Click on the links provided for further information and to book a place.

WebLearn 3-hour course:

Plagiarism awareness courses (Turnitin):

User Group meetings:

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Free interactive webinar series on Web Accessibility

IT Services is offering a number of free webinars about different aspects of web accessibility so I thought it may be useful to forward the details. You may also be interested in a previous blog post about WebLearn and Accessibility.

We are pleased to announce a FREE interactive webinar series on Web Accessibility available to all members of the University.

Accessibility is about enabling any user to access content, however they choose, and it is vital that the University of Oxford continues to work to ensure equal access and opportunities.

The series will include seven webinars, aimed at website owners, managers, content editors, designers, web developers and testers. Delegates will be free to watch as many sessions as they feel are relevant to them.  The webinars will be available at your own desk through a standard internet browser. Anyone with a keen interest in accessibility is encouraged to participate.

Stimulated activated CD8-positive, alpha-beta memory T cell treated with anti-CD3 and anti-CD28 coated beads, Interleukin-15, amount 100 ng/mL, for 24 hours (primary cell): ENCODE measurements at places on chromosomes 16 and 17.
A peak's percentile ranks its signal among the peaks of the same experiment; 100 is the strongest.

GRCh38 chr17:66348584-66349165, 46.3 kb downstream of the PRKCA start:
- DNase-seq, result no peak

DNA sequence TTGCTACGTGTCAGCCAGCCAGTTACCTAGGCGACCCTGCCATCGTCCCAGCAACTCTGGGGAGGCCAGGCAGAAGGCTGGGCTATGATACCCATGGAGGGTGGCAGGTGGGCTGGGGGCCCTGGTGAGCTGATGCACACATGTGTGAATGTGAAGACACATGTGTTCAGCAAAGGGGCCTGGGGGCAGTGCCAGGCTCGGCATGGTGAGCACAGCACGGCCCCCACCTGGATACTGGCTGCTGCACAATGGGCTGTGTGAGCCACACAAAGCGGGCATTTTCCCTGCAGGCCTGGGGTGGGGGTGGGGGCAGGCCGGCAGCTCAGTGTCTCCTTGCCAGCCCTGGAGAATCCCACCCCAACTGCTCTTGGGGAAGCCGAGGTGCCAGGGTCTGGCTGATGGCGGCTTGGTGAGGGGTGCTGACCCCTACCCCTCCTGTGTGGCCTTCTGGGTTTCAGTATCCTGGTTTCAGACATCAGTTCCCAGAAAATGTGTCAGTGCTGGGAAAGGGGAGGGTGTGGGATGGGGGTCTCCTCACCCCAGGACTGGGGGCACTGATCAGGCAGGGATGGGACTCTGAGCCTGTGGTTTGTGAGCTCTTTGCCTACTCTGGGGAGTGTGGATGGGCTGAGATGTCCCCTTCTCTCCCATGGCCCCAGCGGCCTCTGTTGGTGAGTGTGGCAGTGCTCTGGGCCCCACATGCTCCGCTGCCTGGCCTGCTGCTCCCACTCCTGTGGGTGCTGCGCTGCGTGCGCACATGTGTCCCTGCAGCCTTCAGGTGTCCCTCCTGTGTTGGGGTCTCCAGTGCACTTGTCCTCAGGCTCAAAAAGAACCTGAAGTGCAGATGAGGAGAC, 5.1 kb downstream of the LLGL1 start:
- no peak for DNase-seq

All webinars will be held from 15:00-17:00 on the dates shown below. To book and find further information, please visit the online booking system and search for ‘Web Accessibility’, or follow the below links:

The webinars will be provided by the charity AbilityNet who have experience providing accessibility consultancy services to Barclays, Microsoft and many other blue-chip companies. They are experts in providing information relating to assistive technology and digital accessibility whilst striving to promote digital inclusion, and are also involved in a number of research projects.

For any further queries relating to the content of the webinars please contact the IT Services Testing Team (testingteam@it.ox.ac.uk) and for booking enquiries please contact the IT Learning Centre (courses@it.ox.ac.uk).

Please review the IT Learning Centre’s privacy policy which can be found on the Help website https://help.it.ox.ac.uk/courses/booking/privacy.

 

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Turnitin will be unavailable on Saturday Jan 5th 2019 from 16:00 – 00:00